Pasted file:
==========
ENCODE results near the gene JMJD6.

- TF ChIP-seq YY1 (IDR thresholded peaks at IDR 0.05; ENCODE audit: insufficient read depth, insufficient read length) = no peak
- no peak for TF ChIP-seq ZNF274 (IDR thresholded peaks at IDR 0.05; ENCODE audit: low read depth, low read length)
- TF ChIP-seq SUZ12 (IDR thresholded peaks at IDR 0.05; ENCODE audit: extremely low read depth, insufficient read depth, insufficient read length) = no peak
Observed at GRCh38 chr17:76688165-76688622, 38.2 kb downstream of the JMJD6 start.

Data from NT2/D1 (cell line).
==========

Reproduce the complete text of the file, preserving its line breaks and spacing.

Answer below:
ENCODE results near the gene JMJD6.

- TF ChIP-seq YY1 (IDR thresholded peaks at IDR 0.05; ENCODE audit: insufficient read depth, insufficient read length) = no peak
- no peak for TF ChIP-seq ZNF274 (IDR thresholded peaks at IDR 0.05; ENCODE audit: low read depth, low read length)
- TF ChIP-seq SUZ12 (IDR thresholded peaks at IDR 0.05; ENCODE audit: extremely low read depth, insufficient read depth, insufficient read length) = no peak
Observed at GRCh38 chr17:76688165-76688622, 38.2 kb downstream of the JMJD6 start.

Data from NT2/D1 (cell line).